The shortage of doctoral students in CSD is nothing new. But why is it so? Why aren’t more people interested in pursuing a doctorate? On today’s episode, I welcome current doctoral students Martha Sherill and Charles Lenell who presented on this very topic at ASHA 2018.
Martha Sherrill earned her M.C.D in Speech-Language Pathology from Auburn University in 2006, and her PhD in Speech and Hearing Science from the University of Illinois at Urbana-Champaign in 2018. Martha practiced as an SLP in multiple medical settings and locations (e.g., acute care, sub-acute rehabilitation, home health, SNF) and her clinical specialties include aphasia, dysphagia, and cognitive-communicative disorders. Her current line of research is focused on the use of Animal Assisted Therapy (AAT) as a means of creating rich communicative environments and clinical spaces in inpatient rehabilitation facilities for adults with aphasia and other acquired cognitive-communicative disorders. Martha will be joining the faculty of Southeastern Louisiana University in the Spring of 2019.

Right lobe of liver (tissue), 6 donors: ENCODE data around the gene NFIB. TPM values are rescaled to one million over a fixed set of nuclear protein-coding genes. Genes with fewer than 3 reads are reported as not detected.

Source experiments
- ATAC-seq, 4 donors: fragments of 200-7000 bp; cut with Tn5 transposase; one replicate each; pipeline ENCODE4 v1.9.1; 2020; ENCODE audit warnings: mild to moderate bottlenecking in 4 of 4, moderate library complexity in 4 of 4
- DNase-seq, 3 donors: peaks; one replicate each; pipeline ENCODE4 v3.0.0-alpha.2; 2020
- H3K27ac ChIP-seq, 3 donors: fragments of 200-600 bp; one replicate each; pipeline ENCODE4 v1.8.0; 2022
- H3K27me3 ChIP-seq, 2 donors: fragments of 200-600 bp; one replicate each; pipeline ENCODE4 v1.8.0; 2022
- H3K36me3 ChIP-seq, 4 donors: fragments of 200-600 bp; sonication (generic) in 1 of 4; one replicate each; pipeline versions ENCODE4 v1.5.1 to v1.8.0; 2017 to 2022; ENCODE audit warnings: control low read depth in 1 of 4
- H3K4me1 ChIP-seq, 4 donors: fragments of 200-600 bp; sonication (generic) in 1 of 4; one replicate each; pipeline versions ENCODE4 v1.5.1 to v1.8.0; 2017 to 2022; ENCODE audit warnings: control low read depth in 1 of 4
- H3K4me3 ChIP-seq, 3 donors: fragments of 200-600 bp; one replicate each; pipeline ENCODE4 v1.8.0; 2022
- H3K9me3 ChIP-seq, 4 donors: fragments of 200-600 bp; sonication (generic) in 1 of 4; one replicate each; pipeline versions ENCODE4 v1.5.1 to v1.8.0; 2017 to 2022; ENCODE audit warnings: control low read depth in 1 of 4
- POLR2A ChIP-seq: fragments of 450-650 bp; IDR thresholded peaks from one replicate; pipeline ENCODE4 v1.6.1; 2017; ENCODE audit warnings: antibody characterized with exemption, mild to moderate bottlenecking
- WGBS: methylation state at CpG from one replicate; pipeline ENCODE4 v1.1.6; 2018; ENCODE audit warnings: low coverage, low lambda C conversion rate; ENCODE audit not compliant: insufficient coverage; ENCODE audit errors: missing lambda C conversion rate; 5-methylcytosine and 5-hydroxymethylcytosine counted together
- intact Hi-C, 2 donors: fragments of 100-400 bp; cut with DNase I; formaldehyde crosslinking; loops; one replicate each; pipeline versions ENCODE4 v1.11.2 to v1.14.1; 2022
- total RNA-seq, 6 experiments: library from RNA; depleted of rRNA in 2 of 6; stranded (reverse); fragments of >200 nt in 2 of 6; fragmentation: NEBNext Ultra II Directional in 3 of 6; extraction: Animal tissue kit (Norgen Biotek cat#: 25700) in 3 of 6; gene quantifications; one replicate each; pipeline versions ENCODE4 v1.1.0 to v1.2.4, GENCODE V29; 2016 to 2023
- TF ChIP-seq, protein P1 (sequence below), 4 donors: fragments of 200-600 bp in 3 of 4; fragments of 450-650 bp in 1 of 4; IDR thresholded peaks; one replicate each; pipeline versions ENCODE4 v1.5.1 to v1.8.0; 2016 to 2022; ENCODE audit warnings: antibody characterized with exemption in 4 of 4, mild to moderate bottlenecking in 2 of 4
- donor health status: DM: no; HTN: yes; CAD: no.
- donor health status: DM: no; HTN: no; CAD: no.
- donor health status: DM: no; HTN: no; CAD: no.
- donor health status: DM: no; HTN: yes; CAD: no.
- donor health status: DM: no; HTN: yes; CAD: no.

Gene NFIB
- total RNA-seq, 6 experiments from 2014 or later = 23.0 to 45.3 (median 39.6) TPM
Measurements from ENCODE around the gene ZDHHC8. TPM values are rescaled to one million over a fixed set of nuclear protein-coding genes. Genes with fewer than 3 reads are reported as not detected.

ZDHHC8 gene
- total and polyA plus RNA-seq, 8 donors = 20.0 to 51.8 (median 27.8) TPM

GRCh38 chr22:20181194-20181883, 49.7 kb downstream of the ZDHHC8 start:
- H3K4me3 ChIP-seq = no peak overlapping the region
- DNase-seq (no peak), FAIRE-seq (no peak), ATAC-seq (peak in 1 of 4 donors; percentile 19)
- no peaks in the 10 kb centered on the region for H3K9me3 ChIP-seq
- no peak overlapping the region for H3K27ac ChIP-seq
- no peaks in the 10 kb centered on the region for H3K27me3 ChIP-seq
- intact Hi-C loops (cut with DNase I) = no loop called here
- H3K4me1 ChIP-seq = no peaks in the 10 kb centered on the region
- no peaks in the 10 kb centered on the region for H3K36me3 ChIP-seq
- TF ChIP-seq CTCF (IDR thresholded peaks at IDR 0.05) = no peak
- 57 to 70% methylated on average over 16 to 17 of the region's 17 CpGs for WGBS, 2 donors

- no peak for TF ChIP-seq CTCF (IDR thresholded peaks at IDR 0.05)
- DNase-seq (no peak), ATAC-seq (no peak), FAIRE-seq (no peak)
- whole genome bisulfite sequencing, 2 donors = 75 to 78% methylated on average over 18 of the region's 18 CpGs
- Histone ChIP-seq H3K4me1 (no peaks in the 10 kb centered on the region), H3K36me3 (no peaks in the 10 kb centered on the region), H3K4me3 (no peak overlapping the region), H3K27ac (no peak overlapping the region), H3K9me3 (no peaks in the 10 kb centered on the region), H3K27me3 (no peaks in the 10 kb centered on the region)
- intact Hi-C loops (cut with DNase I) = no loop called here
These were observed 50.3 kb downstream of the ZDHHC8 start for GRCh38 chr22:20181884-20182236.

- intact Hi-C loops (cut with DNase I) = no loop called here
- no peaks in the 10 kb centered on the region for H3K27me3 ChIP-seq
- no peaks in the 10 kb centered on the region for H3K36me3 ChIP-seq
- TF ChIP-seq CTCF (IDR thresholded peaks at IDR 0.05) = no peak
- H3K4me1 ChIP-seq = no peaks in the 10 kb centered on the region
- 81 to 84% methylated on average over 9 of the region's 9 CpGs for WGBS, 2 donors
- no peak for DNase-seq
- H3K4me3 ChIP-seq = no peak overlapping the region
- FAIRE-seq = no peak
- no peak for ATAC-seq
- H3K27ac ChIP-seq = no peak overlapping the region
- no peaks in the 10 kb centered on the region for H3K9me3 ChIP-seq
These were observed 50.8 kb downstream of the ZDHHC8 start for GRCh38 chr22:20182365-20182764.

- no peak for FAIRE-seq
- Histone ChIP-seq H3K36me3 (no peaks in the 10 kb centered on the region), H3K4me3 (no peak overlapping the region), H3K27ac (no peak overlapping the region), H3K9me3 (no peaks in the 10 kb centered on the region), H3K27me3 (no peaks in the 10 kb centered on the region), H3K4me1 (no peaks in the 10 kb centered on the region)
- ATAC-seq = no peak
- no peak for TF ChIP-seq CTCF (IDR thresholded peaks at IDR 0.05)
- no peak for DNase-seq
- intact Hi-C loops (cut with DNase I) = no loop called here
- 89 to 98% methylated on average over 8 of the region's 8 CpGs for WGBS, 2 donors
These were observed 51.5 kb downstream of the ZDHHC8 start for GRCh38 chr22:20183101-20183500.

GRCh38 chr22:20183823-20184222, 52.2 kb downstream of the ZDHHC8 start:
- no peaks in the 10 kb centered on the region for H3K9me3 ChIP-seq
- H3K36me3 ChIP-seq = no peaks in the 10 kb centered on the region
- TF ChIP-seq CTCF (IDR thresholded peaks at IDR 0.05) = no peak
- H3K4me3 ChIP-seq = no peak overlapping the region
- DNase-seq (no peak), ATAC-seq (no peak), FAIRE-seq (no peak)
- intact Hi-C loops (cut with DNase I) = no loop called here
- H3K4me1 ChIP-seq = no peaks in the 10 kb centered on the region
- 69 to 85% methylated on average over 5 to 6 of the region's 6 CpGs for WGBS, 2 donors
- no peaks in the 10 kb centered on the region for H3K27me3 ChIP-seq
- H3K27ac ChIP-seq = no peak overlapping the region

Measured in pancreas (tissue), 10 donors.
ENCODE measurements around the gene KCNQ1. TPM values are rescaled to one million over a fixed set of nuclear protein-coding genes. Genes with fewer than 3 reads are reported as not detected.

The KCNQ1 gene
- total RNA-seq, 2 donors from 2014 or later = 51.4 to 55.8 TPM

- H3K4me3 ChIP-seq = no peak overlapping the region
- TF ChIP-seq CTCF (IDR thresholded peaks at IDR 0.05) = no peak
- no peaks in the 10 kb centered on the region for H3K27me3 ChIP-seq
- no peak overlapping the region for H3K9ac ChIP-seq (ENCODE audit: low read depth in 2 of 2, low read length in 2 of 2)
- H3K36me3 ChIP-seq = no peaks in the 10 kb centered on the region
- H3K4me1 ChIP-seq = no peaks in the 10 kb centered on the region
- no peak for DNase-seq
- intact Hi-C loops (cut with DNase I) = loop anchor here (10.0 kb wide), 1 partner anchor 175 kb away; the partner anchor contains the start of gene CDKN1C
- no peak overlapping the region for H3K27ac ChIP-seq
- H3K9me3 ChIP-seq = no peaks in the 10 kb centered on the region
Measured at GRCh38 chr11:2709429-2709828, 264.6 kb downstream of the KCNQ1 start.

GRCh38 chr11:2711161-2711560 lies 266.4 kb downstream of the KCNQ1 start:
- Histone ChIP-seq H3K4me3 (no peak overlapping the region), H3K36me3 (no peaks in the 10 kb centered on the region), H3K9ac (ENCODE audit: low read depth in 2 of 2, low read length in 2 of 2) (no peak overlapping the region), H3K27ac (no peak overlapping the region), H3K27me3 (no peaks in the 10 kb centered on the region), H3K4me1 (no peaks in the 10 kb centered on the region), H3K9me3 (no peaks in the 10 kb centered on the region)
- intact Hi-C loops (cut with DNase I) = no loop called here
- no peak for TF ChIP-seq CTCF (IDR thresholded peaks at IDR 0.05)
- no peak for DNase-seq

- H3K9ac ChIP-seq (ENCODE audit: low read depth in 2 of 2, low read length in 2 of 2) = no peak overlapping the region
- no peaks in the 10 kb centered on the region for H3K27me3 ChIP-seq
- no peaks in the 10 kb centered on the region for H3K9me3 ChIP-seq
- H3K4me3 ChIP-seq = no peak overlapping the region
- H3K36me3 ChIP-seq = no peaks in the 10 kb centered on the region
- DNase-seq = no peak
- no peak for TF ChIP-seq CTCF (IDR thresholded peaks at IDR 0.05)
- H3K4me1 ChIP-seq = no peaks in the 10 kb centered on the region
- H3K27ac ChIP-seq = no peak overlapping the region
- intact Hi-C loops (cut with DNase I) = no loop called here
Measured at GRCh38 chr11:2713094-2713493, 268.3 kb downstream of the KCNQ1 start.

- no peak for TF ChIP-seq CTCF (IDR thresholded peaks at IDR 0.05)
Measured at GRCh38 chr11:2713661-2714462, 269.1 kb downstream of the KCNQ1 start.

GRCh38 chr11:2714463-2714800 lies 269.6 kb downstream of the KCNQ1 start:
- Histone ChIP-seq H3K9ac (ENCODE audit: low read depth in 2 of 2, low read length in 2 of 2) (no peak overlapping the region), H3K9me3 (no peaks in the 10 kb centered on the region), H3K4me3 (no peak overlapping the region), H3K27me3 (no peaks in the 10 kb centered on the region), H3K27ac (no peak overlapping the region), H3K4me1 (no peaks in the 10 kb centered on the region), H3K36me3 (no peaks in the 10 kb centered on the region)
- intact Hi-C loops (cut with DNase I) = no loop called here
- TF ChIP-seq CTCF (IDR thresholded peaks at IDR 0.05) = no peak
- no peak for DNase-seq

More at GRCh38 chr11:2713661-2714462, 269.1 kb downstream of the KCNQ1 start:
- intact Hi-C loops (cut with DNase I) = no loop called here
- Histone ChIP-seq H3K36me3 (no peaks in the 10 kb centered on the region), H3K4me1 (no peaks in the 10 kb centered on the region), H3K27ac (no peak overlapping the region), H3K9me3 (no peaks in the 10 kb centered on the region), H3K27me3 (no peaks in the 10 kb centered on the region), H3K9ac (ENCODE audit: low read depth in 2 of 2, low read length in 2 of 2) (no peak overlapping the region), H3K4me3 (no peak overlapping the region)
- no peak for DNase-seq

Charles Lenell, MS CCC-SLP, is a speech-language pathologist and doctoral candidate in the Communicative Sciences and Disorders Department at NYU. He works in the NYU Swallowing Lab with Dr. Molfenter and the NYUMC Voice Lab with Dr. Johnson. His line of research focuses on understanding the underlying laryngeal neuromuscular mechanisms of voice and swallow functions and his dissertation research evaluates how hormones affect the laryngeal mechanism and functions.
The Poster from ASHA 2018 in Boston can be viewed on a desktop browser or by clicking the link.